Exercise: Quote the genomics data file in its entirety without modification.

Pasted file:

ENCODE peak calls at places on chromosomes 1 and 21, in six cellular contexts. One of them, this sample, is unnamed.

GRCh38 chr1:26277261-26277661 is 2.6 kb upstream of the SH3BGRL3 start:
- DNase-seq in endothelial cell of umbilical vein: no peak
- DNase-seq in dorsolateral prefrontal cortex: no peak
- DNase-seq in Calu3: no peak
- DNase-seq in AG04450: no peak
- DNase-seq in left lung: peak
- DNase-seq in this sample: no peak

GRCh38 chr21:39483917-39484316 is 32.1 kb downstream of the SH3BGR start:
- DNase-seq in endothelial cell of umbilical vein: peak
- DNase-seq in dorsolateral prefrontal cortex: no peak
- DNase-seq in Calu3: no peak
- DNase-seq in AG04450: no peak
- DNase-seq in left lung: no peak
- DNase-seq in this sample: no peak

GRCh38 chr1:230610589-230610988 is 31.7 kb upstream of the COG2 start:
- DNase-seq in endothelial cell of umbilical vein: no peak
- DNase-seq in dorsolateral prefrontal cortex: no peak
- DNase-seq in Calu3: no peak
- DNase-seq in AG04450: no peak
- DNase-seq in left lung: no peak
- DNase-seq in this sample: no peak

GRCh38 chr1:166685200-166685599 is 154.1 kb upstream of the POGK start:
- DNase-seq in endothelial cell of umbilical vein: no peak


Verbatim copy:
ENCODE peak calls at places on chromosomes 1 and 21, in six cellular contexts. One of them, this sample, is unnamed.

GRCh38 chr1:26277261-26277661 is 2.6 kb upstream of the SH3BGRL3 start:
- DNase-seq in endothelial cell of umbilical vein: no peak
- DNase-seq in dorsolateral prefrontal cortex: no peak
- DNase-seq in Calu3: no peak
- DNase-seq in AG04450: no peak
- DNase-seq in left lung: peak
- DNase-seq in this sample: no peak

GRCh38 chr21:39483917-39484316 is 32.1 kb downstream of the SH3BGR start:
- DNase-seq in endothelial cell of umbilical vein: peak
- DNase-seq in dorsolateral prefrontal cortex: no peak
- DNase-seq in Calu3: no peak
- DNase-seq in AG04450: no peak
- DNase-seq in left lung: no peak
- DNase-seq in this sample: no peak

GRCh38 chr1:230610589-230610988 is 31.7 kb upstream of the COG2 start:
- DNase-seq in endothelial cell of umbilical vein: no peak
- DNase-seq in dorsolateral prefrontal cortex: no peak
- DNase-seq in Calu3: no peak
- DNase-seq in AG04450: no peak
- DNase-seq in left lung: no peak
- DNase-seq in this sample: no peak

GRCh38 chr1:166685200-166685599 is 154.1 kb upstream of the POGK start:
- DNase-seq in endothelial cell of umbilical vein: no peak